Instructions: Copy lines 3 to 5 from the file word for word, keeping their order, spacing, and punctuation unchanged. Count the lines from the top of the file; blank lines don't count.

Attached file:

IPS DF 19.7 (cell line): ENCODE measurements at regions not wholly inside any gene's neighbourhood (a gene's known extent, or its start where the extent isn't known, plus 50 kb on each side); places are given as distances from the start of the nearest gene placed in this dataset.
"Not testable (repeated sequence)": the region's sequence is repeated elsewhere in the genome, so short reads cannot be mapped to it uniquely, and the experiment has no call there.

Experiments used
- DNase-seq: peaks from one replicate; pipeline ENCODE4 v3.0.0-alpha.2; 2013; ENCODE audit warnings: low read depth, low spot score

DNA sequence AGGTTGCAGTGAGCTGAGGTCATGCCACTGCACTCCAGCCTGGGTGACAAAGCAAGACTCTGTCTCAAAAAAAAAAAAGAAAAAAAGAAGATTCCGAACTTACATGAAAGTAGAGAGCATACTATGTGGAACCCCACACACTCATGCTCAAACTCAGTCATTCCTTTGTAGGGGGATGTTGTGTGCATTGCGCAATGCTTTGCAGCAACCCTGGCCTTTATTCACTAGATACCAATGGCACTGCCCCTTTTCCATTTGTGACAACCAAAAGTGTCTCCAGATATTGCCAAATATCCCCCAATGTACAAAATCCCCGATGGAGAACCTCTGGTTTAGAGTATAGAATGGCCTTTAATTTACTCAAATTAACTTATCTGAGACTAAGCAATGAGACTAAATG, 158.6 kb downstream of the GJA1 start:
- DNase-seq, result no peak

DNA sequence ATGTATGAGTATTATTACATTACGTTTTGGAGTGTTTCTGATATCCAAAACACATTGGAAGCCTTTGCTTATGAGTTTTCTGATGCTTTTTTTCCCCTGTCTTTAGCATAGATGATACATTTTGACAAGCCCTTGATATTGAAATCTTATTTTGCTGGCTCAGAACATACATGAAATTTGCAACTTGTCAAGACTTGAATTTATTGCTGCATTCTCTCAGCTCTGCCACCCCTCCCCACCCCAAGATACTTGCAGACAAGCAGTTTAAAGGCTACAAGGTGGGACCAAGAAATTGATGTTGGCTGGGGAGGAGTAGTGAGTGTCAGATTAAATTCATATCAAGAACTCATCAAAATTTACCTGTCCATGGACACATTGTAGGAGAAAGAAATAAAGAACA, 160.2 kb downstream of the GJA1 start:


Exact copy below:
Experiments used
- DNase-seq: peaks from one replicate; pipeline ENCODE4 v3.0.0-alpha.2; 2013; ENCODE audit warnings: low read depth, low spot score

DNA sequence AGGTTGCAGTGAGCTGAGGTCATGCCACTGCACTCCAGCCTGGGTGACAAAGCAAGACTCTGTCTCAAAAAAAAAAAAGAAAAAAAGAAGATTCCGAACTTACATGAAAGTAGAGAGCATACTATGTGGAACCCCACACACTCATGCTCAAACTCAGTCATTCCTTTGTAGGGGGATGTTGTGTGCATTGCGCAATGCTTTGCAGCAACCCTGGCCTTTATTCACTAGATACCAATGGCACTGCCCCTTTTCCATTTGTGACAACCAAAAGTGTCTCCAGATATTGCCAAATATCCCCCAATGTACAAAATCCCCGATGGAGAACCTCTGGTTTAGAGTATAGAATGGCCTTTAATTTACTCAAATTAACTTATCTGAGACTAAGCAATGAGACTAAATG, 158.6 kb downstream of the GJA1 start: